I wrote this out longhand, just to see how much I could write in the time. My hand hurts though, it must be said. So, before I share, my thoughts.
Lennie and George's relationship The very first section of Of Mice and Men is devoted to Lennie and George, in which both their characters are created. They are almost opposites, with George's "sharp, defined" features and Lennie's "shapeless face".
Lennie's mentality is created from the moment we see him, as he rushes for the water, lapping it up "like a horse". He has no understanding over the situation, and drinks just because he's thirsty.
George quickly chastises him, explaining how the water could be "bad" and make Lennie "sick, like last night". This shows that Lennie doesn't take in, or understand what George says, as he has learned nothing from the previous incident which we assume has happened many times before.
Throughout the novel, Lennie is likened to animals, using similes and metaphors. As he's first introduced, he "walked heavily, dragging his feet," "the way a bear drags his feet".
Already mentioned is the horse simile. Why does Steinbeck use this technique? It's another way of creating Lennie's mental disability. He is very strong, however, just like a bear or other animal, he has little control over his strength and emotions.
As we've already seen, George tries to take care of Lennie.
In their relationship, George is in control, while Lennie is just like a little kid. We see many, many examples of this throughout the novel, Mice men coursework notes just one example is, "like a terrier who doesn't want to bring a ball to its master".
Another simile compares Lennie to an animal, though this one shows him as something small, and though unwilling, unable to do anything about it. At the same time, it calls George the "master". Another note to make is that George threatens to "sock" Lennie, and despite his gigantic size, Lennie never even thinks to fight back.
This once more shows his simplicity, and in a more subtle hint that as Slim and George say, he "ain't mean". Why does George stick with Lennie? However, his anger soon fades, and "he looked ashamedly at the fire". This shows his guilt, and that in reality, he didn't mean all the nasty things he said about being stuck with Lennie.
George gets companionship from being with Lennie. While their relationship first started with him knowing Lennie's Aunt Clara any conspiracy theories? When they talk about the dream, he explains this.
However, George isn't like this because he has Lennie, to talk to, to take care of, and to be admired by. Alongside Lennie, George feels "smart" - the reason he once played tricks on Lennie.
Because of their relationship, George makes the ultimate sacrifice for Lennie at the end. Death is the easy option. George will have to live and work as one of the "loneliess guys in the world" for the rest of his life. More on that later. Candy and his dog Friendship is a strong issue in the novel, and a lack of it.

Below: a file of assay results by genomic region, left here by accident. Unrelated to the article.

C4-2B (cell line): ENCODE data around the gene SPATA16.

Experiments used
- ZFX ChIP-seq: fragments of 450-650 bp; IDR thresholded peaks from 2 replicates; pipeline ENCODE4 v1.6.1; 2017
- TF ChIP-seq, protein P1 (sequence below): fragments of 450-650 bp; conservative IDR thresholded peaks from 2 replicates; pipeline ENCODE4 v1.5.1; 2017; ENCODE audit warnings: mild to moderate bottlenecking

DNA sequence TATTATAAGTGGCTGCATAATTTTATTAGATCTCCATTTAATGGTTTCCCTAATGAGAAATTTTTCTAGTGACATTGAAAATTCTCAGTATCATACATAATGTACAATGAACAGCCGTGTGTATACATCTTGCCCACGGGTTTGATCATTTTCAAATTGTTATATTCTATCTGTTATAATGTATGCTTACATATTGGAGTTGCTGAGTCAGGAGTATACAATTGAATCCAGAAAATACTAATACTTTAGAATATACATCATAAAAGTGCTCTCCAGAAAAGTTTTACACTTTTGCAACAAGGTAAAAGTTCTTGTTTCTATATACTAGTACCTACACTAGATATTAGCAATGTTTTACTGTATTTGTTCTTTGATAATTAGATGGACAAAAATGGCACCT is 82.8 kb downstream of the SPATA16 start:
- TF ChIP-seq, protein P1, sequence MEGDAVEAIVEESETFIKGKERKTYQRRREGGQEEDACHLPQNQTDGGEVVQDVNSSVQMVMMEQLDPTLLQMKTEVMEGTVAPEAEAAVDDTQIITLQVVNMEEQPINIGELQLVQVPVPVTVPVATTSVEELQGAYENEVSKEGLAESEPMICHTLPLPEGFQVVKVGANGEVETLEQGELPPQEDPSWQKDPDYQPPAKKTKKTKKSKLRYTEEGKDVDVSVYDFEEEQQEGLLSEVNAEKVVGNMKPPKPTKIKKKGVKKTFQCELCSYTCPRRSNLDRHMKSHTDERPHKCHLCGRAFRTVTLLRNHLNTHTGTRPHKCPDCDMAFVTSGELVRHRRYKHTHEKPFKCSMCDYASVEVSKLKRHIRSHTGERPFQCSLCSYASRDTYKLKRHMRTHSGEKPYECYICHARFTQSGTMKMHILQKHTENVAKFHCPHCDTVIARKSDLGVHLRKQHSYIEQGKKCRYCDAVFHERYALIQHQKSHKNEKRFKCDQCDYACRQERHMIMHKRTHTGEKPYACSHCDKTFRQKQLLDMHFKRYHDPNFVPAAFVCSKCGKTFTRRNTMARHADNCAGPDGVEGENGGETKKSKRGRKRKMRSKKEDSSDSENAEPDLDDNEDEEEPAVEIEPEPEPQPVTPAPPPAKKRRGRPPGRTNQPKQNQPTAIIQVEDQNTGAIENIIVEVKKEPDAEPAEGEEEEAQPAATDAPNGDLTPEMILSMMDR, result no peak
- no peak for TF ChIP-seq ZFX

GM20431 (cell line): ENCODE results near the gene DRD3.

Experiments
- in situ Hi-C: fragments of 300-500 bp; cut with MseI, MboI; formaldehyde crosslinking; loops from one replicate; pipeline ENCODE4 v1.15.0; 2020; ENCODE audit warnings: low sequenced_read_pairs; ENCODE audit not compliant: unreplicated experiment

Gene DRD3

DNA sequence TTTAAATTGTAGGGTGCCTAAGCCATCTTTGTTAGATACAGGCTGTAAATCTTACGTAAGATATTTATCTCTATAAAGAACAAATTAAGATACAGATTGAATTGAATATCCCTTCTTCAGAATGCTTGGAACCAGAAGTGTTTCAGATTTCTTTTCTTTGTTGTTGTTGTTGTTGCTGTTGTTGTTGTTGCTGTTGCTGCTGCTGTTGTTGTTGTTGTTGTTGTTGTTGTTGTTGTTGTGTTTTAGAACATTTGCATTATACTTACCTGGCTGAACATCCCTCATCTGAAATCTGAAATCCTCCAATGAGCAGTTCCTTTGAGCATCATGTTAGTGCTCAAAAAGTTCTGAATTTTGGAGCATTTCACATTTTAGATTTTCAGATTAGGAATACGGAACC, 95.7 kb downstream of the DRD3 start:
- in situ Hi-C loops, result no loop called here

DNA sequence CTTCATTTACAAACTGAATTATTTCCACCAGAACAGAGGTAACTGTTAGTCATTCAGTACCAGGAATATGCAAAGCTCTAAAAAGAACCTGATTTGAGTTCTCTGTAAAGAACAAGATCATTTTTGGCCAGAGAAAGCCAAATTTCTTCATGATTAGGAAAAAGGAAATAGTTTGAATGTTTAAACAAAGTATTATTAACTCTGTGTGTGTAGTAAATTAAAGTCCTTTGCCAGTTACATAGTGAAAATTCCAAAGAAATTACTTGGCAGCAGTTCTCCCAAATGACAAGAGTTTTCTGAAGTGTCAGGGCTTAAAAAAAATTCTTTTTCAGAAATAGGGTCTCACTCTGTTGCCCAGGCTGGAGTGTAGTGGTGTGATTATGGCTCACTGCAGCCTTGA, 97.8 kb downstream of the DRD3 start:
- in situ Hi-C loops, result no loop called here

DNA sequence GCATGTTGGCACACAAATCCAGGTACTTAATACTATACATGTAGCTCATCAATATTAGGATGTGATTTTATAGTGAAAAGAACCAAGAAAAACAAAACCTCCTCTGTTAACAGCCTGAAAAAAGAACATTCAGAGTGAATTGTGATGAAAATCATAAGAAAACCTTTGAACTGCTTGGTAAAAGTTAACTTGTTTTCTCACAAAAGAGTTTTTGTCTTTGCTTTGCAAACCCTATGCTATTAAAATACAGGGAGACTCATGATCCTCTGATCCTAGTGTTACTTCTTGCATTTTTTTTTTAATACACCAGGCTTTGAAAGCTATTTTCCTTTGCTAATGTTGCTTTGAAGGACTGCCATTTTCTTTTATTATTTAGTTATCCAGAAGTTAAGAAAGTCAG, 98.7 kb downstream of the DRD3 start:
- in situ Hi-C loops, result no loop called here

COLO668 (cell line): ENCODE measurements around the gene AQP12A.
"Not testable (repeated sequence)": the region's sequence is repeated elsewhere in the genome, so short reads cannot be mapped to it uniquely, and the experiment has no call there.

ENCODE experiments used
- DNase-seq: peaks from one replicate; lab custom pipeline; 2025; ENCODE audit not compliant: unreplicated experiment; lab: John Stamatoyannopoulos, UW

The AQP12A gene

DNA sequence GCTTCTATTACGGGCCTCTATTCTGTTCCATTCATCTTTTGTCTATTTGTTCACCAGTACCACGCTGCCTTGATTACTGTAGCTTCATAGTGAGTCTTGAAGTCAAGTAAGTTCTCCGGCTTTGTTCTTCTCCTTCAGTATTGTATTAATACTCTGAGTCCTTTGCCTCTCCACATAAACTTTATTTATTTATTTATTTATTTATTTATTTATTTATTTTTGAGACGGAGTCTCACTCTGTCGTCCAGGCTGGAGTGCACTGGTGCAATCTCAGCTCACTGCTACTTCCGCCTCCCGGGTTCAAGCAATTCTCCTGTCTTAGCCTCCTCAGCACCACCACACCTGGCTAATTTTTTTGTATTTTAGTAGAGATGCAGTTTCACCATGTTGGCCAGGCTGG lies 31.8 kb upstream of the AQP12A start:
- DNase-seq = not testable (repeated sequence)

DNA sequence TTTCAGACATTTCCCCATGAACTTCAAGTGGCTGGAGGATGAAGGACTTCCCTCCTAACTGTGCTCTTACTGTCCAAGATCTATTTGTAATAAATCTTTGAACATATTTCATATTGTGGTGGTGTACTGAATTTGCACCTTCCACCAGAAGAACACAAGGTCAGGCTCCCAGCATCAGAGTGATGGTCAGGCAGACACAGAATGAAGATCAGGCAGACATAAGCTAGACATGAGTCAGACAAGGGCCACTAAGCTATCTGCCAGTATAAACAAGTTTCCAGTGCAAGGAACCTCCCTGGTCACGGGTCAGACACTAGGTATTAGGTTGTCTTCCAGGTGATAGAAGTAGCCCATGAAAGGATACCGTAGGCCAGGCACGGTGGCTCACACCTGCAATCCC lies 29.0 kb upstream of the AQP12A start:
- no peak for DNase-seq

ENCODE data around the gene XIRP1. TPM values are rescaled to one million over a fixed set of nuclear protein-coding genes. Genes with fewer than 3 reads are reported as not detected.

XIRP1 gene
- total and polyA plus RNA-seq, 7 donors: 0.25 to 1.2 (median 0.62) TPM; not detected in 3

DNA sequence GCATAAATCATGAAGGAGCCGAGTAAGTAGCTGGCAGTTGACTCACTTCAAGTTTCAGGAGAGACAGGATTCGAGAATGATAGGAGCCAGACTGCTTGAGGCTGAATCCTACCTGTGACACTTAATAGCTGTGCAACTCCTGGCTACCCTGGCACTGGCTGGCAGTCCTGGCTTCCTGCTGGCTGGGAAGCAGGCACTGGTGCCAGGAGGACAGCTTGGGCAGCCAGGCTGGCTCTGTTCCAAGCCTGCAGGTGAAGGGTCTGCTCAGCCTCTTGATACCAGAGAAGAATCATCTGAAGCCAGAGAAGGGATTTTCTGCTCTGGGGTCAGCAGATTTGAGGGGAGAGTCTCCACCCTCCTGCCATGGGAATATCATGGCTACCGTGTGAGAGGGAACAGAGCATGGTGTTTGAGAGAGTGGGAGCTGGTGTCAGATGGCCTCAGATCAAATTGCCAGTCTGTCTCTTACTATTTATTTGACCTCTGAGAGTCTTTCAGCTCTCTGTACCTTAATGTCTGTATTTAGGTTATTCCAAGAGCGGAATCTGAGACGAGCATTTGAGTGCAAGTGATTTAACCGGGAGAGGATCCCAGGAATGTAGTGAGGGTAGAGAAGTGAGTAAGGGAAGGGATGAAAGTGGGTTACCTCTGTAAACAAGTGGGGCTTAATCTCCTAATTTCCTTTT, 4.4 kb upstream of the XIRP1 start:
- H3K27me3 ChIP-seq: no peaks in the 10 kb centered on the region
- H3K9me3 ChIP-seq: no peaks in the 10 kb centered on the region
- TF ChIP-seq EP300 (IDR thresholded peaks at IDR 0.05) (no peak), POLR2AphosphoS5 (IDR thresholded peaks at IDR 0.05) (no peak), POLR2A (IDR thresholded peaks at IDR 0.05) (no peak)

Even Slim finds it "funny how you an' 'im string along together" -- talking about George and Lennie. The boss thinks George must be "takin' his pay" Lennie's because he "never seen one guy take so much trouble for another guy".
Candy and his dog are another key instant where the lack of friendship is shown. Their relationship mirrors George and Lennie's in many respects, such as Candy's had the dog "from a pup".
Candy gets companionship just from having the dog around - much as George does Lennie - and remembering the olden days, "the finest sheepdog". However, the other ranch workers don't understand this relationship. Carlson thinks that just because the dog is "old" and useless, it should be put out of its misery.
Candy tries to protest to this, tries to make them understand how long they've been together and what the dog means to him, but none of the others understand. Even "Godlike" Slim agrees with Carlson, and Candy, with no other alternative, is forced to submit.
Curley's Wife In the early stages of the book, she is presented through the eyes of the other characters, in very unflattering terms like "tramp" and "bitch". Only innocent Lennie has a less negative response, "She's perty," for which George hastily reprimands her.Of Mice and Men is a very short work that manages to build up an extremely powerful impact.
Since the tragedy depends upon the outcome seeming to be inevitable, the reader must know from the start that Lennie is doomed, and must be sympathetic to him. This relates to the of mice and men characters as everyone working on the ranch is in poverty and is working to survive and overcome the great depression in order to acquire their dream.
GCSE Of Mice and Men - Character/Context Revision Notes GCSE Revision Chat Thread Related university courses. The General Certificate of Secondary Education (GCSE) is a qualification which students sit at the age of Most students are entered for subjects at GCSE although there are some schools where individual entries number 12 or 13 subjects.
Of Mice and Men takes place during America's Great Depression, which lasted from the Stock Market Crash of October until 12 years later when World War II began. One result of the Depression was a lack of steady jobs, which resulted in an increase in the number of itinerant workers.
These notes are designed to help you produce brilliant essays in the GCSE and IGCSE Exams. They include a little of the Social and Historical Context too.
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